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honda goldwing - has your radio, is "like a car" and has a fat tire. it will do your cruising and highway
 

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This isnt the site for asking about ruining a perfectly good bike, wich is what you are proposing.

A fat tire serves no purpose on any bike short of a top fuel nitro drag bike and those arnt even the same as you are thinking. Same goes for the swing-arm if its long enough to be noticeable at a glance.

Both those things make a bike handle and ride like shit.

Also, you are obviously thinking about getting a sport bike, most likely a super-sport going by what you are saying. You've never ridden a motorcycle in your life, stay off a "sport" bike unless it has less then 600cc's. Get a 250-400 and leave it stock until you learn to ride.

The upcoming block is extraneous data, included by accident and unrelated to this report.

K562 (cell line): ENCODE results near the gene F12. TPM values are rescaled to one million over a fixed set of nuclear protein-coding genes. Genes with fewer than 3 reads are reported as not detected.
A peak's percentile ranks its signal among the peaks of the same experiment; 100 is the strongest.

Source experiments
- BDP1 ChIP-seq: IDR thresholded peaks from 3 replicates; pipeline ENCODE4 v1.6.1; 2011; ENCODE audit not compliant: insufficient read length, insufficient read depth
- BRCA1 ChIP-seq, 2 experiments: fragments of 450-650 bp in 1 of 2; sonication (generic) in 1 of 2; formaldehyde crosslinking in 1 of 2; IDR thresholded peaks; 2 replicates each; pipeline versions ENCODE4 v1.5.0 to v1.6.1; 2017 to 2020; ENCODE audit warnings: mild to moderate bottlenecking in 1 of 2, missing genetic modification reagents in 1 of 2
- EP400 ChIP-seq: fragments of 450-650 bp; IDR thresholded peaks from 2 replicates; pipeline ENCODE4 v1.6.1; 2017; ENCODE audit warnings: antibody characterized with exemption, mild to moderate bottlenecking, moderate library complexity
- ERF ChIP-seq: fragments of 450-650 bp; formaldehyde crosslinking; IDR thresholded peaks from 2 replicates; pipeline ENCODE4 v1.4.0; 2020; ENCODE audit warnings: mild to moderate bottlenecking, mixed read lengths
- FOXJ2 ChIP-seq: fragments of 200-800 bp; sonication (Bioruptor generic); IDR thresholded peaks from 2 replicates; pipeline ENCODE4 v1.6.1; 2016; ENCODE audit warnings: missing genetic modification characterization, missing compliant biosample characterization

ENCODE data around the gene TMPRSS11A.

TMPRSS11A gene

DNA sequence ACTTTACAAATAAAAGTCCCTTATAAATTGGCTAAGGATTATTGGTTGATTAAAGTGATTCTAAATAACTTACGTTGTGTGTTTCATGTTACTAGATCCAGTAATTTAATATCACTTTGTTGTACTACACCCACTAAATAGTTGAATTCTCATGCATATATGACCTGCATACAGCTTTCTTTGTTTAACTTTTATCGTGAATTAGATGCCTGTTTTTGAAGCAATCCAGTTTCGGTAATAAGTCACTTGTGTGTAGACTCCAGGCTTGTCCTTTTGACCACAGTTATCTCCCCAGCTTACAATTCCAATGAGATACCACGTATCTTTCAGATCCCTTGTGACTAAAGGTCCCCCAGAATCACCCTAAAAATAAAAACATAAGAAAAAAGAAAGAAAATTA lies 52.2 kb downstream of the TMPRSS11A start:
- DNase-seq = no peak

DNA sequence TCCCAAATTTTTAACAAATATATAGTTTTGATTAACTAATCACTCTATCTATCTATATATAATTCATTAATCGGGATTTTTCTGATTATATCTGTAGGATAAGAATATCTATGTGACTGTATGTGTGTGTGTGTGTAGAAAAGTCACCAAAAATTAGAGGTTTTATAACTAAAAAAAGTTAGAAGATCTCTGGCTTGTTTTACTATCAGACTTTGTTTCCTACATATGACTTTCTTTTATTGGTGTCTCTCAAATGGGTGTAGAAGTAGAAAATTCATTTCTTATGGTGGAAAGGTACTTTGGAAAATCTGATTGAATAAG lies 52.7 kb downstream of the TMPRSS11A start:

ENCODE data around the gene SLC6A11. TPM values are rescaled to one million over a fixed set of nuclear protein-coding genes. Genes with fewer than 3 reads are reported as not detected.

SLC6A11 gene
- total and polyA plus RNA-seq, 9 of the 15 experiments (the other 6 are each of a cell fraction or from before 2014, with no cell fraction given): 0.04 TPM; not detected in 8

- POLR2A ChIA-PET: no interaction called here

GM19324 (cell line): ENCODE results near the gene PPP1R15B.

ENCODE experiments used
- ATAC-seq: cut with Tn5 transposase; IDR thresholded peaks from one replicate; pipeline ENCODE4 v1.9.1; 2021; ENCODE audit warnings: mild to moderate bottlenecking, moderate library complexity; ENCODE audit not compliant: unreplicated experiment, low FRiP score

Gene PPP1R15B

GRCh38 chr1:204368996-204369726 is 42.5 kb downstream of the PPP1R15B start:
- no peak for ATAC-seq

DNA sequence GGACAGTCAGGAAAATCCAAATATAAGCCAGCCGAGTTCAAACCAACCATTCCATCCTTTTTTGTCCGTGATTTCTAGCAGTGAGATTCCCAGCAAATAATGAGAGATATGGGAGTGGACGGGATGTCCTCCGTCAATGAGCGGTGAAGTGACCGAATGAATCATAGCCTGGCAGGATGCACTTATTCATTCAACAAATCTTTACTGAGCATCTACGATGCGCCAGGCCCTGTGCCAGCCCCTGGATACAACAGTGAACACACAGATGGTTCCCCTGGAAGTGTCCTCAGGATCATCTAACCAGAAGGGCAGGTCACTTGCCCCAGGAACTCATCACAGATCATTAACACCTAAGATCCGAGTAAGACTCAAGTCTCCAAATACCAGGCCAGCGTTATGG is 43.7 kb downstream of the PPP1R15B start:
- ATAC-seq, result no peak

I doubt we will see you post again though.
 

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Do not attempt to start with your "dream bike" whatever that may be. For starters, after you start riding, your dream bike will change, probably several times. My dream bike goes back and forth among about a half dozen ones, and I've been riding for a few years.